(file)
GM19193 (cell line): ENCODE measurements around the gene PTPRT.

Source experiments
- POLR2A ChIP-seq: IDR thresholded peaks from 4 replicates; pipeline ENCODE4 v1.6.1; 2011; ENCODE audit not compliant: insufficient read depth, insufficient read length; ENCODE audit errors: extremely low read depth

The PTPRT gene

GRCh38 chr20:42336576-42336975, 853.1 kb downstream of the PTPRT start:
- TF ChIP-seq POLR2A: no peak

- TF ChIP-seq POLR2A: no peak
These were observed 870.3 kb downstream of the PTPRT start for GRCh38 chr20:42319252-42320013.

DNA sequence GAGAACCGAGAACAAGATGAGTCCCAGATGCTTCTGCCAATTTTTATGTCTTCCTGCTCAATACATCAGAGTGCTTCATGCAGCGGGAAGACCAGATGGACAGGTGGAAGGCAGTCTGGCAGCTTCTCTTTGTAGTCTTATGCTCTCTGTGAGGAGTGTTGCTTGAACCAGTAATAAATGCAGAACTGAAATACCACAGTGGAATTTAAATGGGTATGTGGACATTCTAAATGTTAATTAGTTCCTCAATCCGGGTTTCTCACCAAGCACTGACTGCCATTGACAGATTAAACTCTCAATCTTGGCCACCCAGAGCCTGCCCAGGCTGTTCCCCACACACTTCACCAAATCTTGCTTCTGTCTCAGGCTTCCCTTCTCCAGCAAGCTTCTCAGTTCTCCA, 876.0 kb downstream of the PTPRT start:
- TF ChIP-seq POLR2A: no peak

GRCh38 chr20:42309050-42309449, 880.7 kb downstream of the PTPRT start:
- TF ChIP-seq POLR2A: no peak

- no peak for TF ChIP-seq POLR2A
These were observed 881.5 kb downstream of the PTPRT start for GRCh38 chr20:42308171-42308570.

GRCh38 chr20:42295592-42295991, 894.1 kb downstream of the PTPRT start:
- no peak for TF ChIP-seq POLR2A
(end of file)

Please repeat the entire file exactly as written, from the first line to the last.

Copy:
GM19193 (cell line): ENCODE measurements around the gene PTPRT.

Source experiments
- POLR2A ChIP-seq: IDR thresholded peaks from 4 replicates; pipeline ENCODE4 v1.6.1; 2011; ENCODE audit not compliant: insufficient read depth, insufficient read length; ENCODE audit errors: extremely low read depth

The PTPRT gene

GRCh38 chr20:42336576-42336975, 853.1 kb downstream of the PTPRT start:
- TF ChIP-seq POLR2A: no peak

- TF ChIP-seq POLR2A: no peak
These were observed 870.3 kb downstream of the PTPRT start for GRCh38 chr20:42319252-42320013.

DNA sequence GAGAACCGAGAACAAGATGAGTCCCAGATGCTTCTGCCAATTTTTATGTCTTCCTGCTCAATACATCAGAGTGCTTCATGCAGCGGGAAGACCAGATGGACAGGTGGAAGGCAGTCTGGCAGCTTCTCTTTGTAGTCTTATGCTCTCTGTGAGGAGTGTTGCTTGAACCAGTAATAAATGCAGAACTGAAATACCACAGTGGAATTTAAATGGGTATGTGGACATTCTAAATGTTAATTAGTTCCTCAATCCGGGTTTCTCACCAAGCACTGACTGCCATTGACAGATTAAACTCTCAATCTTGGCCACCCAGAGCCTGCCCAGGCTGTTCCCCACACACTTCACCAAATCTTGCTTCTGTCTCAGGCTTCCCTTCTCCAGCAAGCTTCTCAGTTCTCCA, 876.0 kb downstream of the PTPRT start:
- TF ChIP-seq POLR2A: no peak

GRCh38 chr20:42309050-42309449, 880.7 kb downstream of the PTPRT start:
- TF ChIP-seq POLR2A: no peak

- no peak for TF ChIP-seq POLR2A
These were observed 881.5 kb downstream of the PTPRT start for GRCh38 chr20:42308171-42308570.

GRCh38 chr20:42295592-42295991, 894.1 kb downstream of the PTPRT start:
- no peak for TF ChIP-seq POLR2A